Images courtesy of Wikipedia: Riemann vs. Lebesgue integration (left); a Fourier series (middle); and blowups of a 1D Brownian motion trajectory (right)
MATH 487 - Real Analysis II (Spring 2020): Measure Theory, Fourier Analysis, and Brownian Motion
Instructor: Joe P. Chen
Contact: McGregory 214, jpchen-at-(the obvious edu)
This is a second-semester course on mathematical analysis, covering two topics which are mutually connected:
Strong performance in Real Analysis I (MATH 377). Some exposure to complex variables and/or basic probability is helpful, but not required.
In treating these topics together, we will simultaneously learn about function spaces, in particular, the space of continuous functions, and \(L^p\) spaces (\(p\in [1,\infty]\)).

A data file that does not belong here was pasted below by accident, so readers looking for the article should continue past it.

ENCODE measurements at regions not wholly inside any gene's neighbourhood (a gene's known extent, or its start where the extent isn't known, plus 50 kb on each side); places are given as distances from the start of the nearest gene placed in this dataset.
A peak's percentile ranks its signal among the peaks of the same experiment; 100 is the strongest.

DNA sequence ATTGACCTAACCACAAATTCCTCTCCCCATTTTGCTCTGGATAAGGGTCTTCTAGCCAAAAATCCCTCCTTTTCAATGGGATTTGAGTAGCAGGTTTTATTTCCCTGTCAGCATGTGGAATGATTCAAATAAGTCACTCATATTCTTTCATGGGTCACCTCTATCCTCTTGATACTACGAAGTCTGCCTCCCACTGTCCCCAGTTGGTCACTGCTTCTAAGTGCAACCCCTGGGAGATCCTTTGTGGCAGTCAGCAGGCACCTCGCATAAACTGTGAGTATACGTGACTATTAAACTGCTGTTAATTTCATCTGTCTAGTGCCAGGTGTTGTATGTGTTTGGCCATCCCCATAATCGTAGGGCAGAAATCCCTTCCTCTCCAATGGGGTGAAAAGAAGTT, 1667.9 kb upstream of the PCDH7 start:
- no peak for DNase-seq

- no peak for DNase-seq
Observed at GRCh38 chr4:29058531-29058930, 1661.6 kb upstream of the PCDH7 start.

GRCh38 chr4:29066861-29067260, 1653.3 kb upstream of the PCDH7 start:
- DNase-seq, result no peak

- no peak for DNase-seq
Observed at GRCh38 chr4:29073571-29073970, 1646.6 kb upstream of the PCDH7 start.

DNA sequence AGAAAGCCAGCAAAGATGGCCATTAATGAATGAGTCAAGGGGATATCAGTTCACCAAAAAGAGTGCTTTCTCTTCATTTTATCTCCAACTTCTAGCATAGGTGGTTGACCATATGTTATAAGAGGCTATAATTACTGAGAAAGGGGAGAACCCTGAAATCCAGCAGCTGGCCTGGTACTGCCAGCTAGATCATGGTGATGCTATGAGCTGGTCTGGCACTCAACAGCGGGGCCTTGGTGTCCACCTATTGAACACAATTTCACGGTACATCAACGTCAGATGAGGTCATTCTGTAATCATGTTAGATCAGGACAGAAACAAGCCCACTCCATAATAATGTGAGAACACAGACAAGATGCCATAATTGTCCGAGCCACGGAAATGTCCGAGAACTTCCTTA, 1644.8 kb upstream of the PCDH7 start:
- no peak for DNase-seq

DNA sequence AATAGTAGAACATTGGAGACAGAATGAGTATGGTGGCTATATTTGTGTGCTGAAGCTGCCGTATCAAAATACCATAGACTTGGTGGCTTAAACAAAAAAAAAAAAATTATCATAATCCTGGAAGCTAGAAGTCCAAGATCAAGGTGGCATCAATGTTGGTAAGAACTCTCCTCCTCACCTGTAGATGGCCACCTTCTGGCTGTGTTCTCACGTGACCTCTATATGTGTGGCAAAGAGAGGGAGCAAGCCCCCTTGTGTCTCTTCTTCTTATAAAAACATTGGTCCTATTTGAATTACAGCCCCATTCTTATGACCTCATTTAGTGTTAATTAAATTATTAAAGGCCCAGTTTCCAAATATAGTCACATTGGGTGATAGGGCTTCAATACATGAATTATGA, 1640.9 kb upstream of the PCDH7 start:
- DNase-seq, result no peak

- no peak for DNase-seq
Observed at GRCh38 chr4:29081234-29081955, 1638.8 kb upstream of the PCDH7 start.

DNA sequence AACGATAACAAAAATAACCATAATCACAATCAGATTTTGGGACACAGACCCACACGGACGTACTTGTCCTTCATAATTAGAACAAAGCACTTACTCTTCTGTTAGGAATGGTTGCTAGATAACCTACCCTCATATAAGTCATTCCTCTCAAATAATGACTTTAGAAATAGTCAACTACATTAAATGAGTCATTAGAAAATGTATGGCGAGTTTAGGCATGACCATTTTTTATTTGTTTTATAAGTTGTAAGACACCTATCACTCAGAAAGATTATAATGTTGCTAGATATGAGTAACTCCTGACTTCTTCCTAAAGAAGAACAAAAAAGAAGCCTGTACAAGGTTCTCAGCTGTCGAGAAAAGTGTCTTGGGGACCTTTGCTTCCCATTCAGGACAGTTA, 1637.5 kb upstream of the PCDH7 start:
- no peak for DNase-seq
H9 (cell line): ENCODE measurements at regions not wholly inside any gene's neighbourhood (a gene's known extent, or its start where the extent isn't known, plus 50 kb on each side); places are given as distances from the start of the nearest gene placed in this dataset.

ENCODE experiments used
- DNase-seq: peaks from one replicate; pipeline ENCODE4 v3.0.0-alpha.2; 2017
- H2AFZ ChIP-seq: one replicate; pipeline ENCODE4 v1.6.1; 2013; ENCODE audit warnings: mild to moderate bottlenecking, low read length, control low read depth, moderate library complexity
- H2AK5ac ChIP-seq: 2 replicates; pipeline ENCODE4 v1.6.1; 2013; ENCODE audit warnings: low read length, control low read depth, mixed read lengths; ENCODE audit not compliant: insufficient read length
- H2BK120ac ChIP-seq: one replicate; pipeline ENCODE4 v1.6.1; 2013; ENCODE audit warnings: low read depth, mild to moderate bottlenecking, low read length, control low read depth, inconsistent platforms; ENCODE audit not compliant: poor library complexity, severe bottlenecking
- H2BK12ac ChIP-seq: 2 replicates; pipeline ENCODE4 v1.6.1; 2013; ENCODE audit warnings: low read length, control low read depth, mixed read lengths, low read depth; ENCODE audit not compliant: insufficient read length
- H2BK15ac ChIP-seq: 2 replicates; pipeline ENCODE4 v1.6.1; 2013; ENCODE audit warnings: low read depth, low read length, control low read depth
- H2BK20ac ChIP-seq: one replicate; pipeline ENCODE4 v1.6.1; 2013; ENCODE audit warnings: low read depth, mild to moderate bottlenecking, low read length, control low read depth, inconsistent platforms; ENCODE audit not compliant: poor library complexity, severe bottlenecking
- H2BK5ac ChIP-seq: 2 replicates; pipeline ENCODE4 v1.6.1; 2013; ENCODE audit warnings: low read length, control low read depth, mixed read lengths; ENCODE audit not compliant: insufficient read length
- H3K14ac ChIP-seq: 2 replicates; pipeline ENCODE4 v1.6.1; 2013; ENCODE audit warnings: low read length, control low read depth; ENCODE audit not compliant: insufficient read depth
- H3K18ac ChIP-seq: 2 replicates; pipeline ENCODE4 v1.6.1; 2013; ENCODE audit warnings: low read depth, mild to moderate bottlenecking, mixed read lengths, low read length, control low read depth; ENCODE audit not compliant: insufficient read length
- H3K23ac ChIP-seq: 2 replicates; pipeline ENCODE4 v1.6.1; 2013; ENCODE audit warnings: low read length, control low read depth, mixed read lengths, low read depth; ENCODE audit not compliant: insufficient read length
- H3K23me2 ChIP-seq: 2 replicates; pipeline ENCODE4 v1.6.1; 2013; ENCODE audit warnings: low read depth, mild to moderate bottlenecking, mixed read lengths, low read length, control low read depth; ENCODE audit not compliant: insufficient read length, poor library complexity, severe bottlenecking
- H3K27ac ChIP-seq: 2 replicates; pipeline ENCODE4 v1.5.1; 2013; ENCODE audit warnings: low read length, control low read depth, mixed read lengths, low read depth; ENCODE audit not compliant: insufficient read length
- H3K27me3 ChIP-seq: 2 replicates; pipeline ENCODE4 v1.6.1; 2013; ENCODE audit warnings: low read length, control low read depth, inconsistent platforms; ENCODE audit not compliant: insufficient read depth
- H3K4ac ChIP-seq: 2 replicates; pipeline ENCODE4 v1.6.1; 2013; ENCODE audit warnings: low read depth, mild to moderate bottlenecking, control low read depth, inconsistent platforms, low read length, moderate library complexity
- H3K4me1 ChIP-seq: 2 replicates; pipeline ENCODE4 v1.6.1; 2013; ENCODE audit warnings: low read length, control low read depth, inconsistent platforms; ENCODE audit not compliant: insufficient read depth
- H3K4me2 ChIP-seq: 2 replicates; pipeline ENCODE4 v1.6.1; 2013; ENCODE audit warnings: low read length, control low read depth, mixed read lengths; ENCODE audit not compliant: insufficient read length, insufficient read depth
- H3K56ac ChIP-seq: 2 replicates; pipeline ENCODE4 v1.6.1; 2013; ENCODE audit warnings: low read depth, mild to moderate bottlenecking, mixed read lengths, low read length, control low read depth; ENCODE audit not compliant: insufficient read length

- Convergence of (series of) functions.
- A more robust theory of integration called Lebesgue integration.
\(L^2\) spaces are important in their own right---they are Hilbert spaces---and allow us to characterize properties of Fourier series.
An additional motivation for this course comes from probability (coin tosses and random walks) and partial differential equations (Laplace’s equation, and its discrete analog, the gambler’s ruin problem; and the heat equation).
Towards the end of the course, we will use what we learned to construct the space-time scaling limit of random walks, called Brownian motion---it can be realized as a random Fourier series!
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